So Auroville’s positive impacts on the surrounding villages are mostly job creation and skills development, what are the negative impacts? I can only make some vague guesses in this regard, as to really comment would require spending some time in the villages themselves (though Jukka Jouhki has done exactly this for his doctoral research. His PhD thesis, which examines relations between Aurovillians and Tamilian locals can be found here).
Some causes for resentment are fairly obvious. I heard one story of a worker, who after earning his wage at an Auroville guesthouse tried to buy a cup of tea at a café inside. He was told that they could not accept his money — that he could only make purchases using an Aurocard — the basis for Auroville’s unique currency. Not having an Aurocard, he could only perceive this as a form of segregation.
I heard other stories. I heard of land disputes between Auroville and Kottakarai, which stands on Auroville’s fringe. I heard Aurovillians speaking, condescendingly, of the ‘selfishness’ of the villagers, who wanted to clear some forested land for a cricket pitch on a piece of disputed territory. Apparently this had been a source of substantial conflict.
In some ways, Auroville’s tensions between inside and outside seem built into the logic of the Plan. The principle that Auroville “belongs to no nation” sits at odds with the fact that it is physically located within India and must adhere to its rules and regulations. It is subject to the laws and institutions of India. The Matrimandir is lit up by the Indian electricity grid (coal powered, no less). And although Auroville gives the impression of floating above the world, it still must partake in the life of the local people… The cosmopolitanism and transnationalism built into the Plan may lead to a desire to exclude and erase the Indianness of the local setting, but that Indianness and localism constantly reasserts itself. There is no escaping the fact that Auroville has a geography and cannot hermetically seal itself away from the big bad (Indian) world that surrounds it.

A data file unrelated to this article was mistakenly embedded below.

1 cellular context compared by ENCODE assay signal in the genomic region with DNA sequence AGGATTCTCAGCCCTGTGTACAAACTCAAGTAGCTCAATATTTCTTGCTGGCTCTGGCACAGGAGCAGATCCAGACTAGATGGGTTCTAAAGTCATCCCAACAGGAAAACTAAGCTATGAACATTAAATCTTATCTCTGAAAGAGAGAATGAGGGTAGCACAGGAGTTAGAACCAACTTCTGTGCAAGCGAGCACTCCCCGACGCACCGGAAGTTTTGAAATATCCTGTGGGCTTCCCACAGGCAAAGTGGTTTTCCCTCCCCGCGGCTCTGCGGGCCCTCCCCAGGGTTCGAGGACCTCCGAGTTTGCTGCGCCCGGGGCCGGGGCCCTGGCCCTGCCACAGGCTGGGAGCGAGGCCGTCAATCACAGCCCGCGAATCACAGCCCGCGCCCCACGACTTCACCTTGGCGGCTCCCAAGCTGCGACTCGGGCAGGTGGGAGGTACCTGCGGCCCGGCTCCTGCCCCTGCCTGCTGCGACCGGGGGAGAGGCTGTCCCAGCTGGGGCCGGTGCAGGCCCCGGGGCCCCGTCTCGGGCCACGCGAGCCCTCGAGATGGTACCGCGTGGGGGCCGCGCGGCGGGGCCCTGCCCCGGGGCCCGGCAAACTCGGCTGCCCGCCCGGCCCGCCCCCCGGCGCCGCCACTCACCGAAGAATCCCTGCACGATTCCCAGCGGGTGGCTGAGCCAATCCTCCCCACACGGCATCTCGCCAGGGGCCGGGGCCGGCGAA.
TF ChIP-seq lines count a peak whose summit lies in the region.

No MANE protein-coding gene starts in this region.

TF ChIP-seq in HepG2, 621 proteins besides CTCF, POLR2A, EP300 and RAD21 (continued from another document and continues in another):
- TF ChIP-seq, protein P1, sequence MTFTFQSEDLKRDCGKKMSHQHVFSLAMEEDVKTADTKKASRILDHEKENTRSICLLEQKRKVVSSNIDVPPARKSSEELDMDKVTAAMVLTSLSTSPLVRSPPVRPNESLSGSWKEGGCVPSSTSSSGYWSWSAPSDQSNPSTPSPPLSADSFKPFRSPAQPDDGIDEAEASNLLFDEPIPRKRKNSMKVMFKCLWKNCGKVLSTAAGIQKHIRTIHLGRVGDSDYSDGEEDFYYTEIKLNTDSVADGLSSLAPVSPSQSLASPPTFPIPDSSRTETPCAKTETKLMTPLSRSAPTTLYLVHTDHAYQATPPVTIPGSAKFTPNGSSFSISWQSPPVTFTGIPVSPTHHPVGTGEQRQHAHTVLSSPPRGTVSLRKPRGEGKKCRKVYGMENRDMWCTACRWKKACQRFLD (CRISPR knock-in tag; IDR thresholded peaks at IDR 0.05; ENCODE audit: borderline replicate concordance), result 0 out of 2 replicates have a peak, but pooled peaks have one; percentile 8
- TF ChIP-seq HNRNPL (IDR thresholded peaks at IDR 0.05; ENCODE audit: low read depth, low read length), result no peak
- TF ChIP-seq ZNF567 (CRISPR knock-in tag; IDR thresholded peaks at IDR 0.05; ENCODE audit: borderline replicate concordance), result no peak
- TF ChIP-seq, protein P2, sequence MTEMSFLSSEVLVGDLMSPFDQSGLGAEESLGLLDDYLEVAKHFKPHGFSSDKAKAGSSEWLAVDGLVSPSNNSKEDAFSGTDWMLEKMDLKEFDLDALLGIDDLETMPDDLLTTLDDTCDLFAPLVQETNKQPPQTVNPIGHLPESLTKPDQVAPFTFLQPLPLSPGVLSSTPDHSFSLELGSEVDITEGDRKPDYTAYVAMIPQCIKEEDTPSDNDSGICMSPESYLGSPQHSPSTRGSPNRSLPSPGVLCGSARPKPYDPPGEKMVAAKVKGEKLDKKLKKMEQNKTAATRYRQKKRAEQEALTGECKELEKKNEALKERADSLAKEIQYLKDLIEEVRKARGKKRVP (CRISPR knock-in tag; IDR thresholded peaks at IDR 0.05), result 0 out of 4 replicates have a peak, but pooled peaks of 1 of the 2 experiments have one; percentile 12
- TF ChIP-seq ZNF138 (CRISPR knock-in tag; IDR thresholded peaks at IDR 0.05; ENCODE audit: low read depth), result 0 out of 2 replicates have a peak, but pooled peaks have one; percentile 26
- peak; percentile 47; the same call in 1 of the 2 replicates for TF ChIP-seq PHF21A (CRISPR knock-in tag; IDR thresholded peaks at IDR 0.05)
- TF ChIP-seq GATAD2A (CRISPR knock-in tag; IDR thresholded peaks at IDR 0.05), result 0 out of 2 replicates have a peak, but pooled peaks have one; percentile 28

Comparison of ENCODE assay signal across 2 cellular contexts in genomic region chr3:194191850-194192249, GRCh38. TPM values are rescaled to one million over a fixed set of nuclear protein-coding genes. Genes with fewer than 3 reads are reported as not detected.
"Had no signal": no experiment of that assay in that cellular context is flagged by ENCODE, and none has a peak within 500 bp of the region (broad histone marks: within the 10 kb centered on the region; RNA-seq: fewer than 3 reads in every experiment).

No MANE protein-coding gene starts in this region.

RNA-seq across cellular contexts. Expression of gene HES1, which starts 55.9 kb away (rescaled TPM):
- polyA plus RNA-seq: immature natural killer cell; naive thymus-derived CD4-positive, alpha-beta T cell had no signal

Utopia and its Discontents
People take such pleasure in dissing Utopias. That’s not my intention here. My experience of Auroville was that it was a beautiful place, full of idealism, peace, love and generosity. Yet also a place marked by significant tensions.
The funny thing is that although many Aurovillians fret the internal divisions of the place and many of the visitors point to the inside-outside tension as a possible contradiction undermining its transformative ideas, I myself was not so alarmed. I found these tensions, contradictions and conflicts as signs of a living community, capable of engaging with a broad spectrum of people. If there were no fractures, then Auroville would be reduced to a cultish fringe group, of interest to some, but incapable of really engaging all of the diversity that makes up the human race. Further, the issues that seem to “plague” Auroville can be found in almost any society and, from that angle, are not all that surprising. It is reassuring that Aurovillians are sufficiently conscious of these issues as to find them troubling and to make efforts to resolve them. I don’t think it’s right to hastily dismiss the place, simply because it is founded on ideals that it is incapable of living up to: for that is surely the truth of every society, every group and, indeed, every individual person.
Originally published at http://www.trentbrown.in on April 9, 2015. Thanks to Kathy, Brian and Anu from the High Output Writing Group at the University of Wollongong for comments on a previous draft.